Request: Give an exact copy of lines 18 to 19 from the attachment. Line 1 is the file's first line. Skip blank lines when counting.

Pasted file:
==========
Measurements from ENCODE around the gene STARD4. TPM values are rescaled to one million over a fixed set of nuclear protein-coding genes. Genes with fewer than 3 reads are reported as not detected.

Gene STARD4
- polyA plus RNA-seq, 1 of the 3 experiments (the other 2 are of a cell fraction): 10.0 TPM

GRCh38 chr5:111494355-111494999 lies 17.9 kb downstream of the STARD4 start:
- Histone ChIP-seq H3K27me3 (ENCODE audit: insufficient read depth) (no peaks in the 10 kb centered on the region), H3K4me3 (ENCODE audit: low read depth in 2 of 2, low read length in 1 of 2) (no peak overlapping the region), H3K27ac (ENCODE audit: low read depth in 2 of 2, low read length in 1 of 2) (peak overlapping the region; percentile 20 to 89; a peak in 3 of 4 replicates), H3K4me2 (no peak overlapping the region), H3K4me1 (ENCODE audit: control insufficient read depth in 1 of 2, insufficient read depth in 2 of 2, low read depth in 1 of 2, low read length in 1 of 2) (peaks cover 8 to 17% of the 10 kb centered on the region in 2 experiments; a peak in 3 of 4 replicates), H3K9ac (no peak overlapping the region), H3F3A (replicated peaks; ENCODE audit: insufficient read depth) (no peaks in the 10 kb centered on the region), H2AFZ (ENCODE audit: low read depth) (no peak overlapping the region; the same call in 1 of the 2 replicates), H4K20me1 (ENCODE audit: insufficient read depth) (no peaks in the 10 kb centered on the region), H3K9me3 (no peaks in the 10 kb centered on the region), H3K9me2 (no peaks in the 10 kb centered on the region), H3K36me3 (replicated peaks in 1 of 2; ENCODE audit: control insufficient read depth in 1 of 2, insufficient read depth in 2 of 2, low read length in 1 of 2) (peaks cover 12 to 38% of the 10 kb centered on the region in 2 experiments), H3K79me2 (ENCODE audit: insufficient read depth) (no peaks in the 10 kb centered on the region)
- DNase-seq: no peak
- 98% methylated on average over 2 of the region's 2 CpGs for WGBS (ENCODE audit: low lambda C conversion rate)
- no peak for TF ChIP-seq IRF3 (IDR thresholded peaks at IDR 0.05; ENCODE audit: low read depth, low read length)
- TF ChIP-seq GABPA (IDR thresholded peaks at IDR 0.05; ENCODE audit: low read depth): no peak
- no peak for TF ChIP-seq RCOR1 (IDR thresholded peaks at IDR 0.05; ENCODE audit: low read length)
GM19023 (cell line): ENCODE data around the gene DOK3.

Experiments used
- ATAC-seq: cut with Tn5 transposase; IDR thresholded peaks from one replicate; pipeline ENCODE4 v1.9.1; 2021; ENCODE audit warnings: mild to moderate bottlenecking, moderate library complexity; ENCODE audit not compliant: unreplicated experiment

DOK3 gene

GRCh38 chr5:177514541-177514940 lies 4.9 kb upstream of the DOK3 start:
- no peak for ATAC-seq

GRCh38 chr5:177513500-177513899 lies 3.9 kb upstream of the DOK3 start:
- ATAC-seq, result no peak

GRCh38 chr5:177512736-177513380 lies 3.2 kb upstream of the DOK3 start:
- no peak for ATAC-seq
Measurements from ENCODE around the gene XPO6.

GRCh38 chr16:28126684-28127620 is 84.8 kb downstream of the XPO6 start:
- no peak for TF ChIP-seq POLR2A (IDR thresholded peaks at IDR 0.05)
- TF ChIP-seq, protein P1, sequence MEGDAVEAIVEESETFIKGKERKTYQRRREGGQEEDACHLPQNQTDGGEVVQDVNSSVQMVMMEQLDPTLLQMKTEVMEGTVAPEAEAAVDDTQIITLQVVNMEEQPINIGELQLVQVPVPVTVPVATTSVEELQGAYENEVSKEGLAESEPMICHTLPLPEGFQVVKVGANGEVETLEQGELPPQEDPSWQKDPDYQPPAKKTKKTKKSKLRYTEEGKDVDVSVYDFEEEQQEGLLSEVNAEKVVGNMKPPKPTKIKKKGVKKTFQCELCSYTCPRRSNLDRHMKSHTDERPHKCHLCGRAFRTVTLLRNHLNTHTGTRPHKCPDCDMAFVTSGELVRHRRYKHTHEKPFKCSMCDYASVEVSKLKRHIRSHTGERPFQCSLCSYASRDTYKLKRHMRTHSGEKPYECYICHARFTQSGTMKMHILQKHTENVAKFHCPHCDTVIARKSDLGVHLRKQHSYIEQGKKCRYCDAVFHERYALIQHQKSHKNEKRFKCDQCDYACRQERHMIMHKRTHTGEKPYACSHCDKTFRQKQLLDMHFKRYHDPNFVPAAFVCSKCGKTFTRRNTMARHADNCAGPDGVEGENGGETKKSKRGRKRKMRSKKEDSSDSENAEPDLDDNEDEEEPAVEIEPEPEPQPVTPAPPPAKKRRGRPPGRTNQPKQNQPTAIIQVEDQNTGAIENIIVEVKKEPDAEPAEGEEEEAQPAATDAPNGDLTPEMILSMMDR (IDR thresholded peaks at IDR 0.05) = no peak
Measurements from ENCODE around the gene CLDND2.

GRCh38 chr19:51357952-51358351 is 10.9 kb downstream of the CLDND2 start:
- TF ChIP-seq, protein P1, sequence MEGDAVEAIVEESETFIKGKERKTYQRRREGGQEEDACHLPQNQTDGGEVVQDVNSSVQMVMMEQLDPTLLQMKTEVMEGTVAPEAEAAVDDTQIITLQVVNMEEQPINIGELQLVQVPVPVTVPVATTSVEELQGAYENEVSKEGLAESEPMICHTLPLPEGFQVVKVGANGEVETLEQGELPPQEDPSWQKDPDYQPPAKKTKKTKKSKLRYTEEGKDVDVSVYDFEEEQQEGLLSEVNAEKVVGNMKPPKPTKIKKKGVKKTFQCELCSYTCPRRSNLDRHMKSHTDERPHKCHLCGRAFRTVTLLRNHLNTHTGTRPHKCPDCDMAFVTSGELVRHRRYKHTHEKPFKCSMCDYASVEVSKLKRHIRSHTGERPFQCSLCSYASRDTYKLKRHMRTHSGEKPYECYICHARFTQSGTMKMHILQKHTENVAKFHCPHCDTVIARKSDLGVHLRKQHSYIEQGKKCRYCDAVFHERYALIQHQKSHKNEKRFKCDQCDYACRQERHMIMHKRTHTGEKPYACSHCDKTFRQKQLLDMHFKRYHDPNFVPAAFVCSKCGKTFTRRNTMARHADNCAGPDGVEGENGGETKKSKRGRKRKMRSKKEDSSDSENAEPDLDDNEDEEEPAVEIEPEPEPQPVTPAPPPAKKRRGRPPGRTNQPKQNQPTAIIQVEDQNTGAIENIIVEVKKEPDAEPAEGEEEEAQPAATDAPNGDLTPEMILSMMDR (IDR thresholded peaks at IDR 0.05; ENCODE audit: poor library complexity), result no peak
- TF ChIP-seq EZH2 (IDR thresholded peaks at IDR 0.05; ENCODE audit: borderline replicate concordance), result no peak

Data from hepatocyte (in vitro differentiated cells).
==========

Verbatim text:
- ATAC-seq, result no peak

GRCh38 chr5:177512736-177513380 lies 3.2 kb upstream of the DOK3 start: